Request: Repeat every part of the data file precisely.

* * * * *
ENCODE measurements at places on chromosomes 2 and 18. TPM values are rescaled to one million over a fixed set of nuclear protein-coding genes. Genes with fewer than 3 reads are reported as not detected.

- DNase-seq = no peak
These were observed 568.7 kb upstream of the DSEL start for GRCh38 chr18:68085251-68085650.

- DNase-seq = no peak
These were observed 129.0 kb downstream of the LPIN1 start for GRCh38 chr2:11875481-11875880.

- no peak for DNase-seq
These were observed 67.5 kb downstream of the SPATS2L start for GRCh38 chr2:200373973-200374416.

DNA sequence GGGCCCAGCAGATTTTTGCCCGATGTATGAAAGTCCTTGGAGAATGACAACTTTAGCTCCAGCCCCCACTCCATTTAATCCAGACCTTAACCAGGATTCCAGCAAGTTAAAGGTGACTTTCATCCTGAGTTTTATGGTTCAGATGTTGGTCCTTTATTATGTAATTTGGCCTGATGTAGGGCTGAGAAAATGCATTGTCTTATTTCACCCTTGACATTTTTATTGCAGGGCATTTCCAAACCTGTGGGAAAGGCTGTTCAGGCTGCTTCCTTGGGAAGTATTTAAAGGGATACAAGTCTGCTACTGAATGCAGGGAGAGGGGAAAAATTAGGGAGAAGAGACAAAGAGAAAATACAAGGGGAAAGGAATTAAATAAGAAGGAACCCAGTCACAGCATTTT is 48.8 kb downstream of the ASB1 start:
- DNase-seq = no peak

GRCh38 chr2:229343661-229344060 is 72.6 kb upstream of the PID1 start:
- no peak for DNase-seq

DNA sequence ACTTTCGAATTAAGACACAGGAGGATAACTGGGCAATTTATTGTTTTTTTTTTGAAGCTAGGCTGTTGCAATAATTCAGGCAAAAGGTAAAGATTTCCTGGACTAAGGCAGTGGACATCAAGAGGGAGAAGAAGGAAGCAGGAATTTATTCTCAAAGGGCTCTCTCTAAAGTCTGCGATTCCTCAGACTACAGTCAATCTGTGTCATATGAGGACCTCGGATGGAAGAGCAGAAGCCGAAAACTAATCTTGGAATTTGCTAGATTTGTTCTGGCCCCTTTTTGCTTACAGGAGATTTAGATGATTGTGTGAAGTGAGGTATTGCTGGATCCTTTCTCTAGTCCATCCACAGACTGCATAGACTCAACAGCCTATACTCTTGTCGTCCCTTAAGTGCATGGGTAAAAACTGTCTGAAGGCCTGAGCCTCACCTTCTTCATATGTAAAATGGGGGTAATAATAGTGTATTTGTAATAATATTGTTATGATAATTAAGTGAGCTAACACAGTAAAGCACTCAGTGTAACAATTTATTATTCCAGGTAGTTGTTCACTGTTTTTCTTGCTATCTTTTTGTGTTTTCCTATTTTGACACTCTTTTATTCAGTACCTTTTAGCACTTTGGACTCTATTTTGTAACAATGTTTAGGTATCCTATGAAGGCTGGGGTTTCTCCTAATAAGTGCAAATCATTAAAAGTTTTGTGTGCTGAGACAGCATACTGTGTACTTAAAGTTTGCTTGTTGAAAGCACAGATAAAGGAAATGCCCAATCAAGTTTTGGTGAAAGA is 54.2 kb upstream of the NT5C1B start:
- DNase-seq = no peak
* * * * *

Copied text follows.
ENCODE measurements at places on chromosomes 2 and 18. TPM values are rescaled to one million over a fixed set of nuclear protein-coding genes. Genes with fewer than 3 reads are reported as not detected.

- DNase-seq = no peak
These were observed 568.7 kb upstream of the DSEL start for GRCh38 chr18:68085251-68085650.

- DNase-seq = no peak
These were observed 129.0 kb downstream of the LPIN1 start for GRCh38 chr2:11875481-11875880.

- no peak for DNase-seq
These were observed 67.5 kb downstream of the SPATS2L start for GRCh38 chr2:200373973-200374416.

DNA sequence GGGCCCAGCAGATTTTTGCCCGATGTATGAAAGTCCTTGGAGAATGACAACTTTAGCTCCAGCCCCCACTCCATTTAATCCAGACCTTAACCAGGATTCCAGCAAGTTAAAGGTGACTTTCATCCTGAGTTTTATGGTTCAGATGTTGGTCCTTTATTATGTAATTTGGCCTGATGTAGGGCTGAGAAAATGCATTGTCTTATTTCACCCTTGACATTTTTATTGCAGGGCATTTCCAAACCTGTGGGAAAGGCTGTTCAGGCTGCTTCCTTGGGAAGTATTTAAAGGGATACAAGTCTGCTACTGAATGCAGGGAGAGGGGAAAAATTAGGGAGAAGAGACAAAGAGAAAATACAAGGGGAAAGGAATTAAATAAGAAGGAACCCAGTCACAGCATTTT is 48.8 kb downstream of the ASB1 start:
- DNase-seq = no peak

GRCh38 chr2:229343661-229344060 is 72.6 kb upstream of the PID1 start:
- no peak for DNase-seq

DNA sequence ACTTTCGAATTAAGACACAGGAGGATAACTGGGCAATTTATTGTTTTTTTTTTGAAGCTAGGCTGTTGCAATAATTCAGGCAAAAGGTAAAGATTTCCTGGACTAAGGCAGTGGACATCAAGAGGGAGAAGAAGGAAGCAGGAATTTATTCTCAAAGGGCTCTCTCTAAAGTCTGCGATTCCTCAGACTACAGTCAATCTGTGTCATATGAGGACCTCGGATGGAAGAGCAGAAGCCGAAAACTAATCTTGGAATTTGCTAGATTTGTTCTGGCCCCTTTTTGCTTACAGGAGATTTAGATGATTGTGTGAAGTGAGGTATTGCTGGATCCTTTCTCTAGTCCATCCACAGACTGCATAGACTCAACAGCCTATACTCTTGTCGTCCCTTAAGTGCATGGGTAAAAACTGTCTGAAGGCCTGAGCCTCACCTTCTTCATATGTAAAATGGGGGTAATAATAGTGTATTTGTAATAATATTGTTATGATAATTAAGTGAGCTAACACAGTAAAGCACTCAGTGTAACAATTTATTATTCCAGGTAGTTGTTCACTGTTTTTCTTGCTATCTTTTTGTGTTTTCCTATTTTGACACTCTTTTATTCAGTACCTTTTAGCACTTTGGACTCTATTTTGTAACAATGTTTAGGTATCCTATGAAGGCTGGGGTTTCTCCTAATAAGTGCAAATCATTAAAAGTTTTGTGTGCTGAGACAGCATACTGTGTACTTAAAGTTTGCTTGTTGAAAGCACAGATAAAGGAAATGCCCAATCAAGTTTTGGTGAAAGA is 54.2 kb upstream of the NT5C1B start:
- DNase-seq = no peak